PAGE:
4. Practice storytelling with story cards
A few months ago, I wrote a post about a simple way to improve your storytelling skills by using eBoo story cards.  You can read more about the story cards here.  The kids and I still use our story cards every once in a while and I can honestly say I’ve seen progression since we first started using them, especially with my 3 year-old.  And for the price I paid (under $10.00 per pack) it was worth it.

5. Explore different libraries in different cities, states or countries
I’ve taken the kids to several libraries throughout Connecticut where we live and even to a couple in a different state.  We attend story time events as well as other programs and activities all for FREE.  I believe just by exposing kids to libraries helps them develop a love of reading and books in general.  Also, when we go to story time events they have the benefit of hearing someone else read to them and learn to sit attentively and listen with a group of children in a different environment.  A win-win.

6. Entice children and make them curious about books
I’ve noticed whenever I start clutching a children’s book I just read myself and start saying things like, “I love this new book…it’s so good!” the kids are instantly intrigued and want to know what the book is.  Try it next time and see if you are nearly stampeded by your kids dying to read it next.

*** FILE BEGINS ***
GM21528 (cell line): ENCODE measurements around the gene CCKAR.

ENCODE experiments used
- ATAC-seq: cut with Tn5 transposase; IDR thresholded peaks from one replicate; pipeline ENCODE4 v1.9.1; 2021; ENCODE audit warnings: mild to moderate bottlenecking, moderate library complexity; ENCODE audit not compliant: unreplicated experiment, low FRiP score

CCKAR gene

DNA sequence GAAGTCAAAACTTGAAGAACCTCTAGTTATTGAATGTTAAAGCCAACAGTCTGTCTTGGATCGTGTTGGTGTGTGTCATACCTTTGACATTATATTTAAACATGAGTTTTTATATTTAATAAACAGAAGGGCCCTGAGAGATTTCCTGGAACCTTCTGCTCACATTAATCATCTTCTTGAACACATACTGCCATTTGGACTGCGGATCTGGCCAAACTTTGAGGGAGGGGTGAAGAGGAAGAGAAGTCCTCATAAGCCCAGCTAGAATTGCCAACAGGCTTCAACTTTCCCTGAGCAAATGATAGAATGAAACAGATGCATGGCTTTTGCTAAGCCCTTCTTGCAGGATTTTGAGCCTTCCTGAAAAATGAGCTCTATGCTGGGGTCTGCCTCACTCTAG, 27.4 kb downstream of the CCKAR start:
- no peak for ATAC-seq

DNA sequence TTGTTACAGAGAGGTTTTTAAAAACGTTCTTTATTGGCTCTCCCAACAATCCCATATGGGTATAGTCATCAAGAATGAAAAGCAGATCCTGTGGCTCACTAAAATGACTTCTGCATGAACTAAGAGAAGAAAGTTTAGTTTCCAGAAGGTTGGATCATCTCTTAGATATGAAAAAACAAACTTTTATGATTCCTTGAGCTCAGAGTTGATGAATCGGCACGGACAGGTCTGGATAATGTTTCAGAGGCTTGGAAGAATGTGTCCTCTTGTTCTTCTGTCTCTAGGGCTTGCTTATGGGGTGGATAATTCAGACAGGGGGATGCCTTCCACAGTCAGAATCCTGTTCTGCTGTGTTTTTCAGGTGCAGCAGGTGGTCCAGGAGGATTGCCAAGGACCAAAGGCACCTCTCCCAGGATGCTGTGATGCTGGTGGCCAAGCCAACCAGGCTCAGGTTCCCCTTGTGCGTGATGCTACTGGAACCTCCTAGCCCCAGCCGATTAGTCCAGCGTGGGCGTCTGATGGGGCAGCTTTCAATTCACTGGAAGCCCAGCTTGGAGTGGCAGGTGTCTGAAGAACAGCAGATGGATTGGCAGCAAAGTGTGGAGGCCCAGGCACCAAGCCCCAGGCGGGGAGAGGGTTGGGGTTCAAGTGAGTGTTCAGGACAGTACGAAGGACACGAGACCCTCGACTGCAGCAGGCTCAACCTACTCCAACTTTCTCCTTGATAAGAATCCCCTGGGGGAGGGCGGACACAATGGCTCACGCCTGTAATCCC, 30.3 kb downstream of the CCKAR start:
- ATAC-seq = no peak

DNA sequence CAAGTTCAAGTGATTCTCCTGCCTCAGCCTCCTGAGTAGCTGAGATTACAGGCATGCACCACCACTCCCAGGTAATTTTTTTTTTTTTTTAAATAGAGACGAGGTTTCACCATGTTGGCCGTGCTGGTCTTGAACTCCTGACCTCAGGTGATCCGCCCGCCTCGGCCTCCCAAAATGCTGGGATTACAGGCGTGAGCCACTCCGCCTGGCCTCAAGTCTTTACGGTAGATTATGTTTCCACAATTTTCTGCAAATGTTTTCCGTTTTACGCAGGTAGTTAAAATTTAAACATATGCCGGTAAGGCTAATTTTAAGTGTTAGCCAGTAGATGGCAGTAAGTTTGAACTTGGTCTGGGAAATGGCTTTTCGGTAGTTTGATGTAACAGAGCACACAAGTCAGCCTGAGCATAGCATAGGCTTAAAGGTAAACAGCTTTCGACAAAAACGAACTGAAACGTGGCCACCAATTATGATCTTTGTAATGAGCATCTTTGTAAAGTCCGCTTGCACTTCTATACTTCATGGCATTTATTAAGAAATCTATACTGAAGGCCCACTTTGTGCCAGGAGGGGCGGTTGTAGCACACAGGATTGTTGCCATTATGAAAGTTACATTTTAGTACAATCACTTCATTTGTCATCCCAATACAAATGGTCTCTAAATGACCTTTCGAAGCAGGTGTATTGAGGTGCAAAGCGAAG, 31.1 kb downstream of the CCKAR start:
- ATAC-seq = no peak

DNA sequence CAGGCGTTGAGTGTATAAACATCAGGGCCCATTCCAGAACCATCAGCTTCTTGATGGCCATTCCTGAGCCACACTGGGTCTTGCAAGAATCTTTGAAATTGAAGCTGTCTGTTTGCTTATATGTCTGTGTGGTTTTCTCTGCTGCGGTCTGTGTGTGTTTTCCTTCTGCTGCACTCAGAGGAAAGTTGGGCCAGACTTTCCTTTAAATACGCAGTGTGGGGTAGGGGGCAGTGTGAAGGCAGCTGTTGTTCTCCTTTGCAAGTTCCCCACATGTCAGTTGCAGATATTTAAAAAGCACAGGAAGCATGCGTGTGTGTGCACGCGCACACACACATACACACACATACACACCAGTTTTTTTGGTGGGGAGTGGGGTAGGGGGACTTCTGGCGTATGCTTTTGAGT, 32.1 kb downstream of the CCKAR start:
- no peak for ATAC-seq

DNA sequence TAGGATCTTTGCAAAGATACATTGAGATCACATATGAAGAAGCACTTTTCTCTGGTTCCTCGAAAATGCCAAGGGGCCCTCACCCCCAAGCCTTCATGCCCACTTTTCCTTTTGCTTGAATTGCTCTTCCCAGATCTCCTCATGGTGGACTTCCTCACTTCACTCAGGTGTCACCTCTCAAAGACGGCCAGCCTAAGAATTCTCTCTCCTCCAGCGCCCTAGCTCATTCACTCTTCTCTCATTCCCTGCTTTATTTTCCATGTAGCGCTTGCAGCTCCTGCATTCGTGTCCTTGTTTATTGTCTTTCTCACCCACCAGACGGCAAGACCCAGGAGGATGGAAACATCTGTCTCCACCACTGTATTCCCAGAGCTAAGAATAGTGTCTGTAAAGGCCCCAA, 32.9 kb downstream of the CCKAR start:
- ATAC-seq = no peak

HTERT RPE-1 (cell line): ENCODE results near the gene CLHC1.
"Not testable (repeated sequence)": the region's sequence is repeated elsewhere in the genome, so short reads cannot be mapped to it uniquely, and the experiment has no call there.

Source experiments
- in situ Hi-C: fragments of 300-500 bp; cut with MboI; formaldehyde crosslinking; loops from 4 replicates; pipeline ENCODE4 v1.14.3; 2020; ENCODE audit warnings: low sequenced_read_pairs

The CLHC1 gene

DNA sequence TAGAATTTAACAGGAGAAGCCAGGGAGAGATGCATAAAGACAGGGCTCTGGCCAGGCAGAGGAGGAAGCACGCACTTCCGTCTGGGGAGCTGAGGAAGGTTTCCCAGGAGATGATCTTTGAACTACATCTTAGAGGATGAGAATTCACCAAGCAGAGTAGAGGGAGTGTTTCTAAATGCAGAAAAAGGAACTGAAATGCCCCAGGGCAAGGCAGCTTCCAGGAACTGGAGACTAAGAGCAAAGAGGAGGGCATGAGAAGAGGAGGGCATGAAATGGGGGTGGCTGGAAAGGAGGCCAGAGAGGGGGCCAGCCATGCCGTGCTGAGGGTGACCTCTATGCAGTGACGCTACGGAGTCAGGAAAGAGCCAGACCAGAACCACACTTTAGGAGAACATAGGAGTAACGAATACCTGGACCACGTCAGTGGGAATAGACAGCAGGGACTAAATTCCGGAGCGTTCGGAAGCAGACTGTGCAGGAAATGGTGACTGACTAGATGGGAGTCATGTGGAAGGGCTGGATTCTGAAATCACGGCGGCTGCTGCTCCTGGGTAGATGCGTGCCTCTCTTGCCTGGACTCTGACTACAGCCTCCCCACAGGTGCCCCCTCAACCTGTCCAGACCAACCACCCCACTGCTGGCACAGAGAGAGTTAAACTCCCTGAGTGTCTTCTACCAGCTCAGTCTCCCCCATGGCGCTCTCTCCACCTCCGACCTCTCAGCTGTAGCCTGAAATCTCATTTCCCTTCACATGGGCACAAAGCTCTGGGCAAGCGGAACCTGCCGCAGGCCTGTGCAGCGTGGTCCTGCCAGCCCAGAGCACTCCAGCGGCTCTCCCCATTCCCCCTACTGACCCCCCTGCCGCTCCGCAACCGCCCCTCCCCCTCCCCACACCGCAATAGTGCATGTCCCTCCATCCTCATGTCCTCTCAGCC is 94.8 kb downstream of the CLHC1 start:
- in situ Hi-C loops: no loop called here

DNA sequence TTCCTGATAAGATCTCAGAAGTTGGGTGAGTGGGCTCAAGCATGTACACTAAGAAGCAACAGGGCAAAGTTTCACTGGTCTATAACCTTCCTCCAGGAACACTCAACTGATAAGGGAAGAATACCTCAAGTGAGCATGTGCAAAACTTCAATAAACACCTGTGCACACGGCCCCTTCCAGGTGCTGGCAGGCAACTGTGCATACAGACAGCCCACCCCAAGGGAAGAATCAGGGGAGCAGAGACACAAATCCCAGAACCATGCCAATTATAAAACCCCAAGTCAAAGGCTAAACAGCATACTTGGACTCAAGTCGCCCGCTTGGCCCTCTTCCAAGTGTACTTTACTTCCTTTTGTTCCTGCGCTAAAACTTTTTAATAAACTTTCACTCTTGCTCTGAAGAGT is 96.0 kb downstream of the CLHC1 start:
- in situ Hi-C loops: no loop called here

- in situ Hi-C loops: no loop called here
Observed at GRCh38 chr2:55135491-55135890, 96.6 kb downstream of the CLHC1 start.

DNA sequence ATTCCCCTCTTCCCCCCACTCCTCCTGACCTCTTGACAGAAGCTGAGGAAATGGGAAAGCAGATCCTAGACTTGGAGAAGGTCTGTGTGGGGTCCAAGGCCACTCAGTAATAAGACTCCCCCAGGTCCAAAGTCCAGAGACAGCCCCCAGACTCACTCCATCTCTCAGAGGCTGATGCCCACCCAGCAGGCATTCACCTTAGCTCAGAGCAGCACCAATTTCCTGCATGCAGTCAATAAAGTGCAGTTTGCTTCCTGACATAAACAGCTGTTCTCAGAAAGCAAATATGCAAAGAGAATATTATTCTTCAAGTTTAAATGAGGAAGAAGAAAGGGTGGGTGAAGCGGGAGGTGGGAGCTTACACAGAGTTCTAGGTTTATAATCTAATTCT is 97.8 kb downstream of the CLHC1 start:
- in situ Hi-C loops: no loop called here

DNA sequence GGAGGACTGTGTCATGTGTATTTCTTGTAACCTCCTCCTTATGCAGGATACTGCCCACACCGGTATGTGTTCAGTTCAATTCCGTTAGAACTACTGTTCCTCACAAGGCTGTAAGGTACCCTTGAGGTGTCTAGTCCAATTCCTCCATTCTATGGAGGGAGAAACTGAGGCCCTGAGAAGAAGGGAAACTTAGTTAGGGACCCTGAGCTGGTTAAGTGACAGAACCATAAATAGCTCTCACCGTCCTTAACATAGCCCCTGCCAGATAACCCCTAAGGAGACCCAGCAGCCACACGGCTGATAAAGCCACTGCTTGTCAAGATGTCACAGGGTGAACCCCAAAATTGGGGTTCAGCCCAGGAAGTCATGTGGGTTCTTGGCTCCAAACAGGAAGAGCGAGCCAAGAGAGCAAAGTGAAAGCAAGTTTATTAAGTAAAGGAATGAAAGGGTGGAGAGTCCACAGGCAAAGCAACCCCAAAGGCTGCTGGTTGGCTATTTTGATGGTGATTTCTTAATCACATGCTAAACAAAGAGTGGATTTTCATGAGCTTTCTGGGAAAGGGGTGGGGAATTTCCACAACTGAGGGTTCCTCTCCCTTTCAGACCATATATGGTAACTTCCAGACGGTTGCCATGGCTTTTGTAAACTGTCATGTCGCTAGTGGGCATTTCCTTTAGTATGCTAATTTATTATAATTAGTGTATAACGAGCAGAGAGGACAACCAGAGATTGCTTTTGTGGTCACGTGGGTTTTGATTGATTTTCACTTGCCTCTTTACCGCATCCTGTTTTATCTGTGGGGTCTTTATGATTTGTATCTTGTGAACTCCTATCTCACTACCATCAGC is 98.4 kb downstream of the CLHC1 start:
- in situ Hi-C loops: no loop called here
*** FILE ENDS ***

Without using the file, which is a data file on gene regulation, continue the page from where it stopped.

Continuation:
7. Read your own books/magazines in front of your children
I’m sure you’ve read this tip before numerous times, but in order to build a culture of literacy in your home it’s important for your children to see you reading often.  Telling them, “Reading is important!” is pointless, if you never sit down in front of them and eagerly dive into your own reading material. If all they see is you collapsing in front of the TV or constantly sneaking off to your computer or checking your phone when you are tired or bored, they will learn that this is how one spends the invaluable minutes of one’s life.  Remember, YOUR attitude toward books and reading will likely be your child’s attitude as well.  Be a good role model to your kids.

I believe the only true gateway into the world of reading, is by motivating kids to want to read something – anything.  When they start to realize the wonder of books, the places they can go, the people they can meet, and the things they can learn through books, I think only then can you start to stand a real chance at helping them become successful and lifelong readers.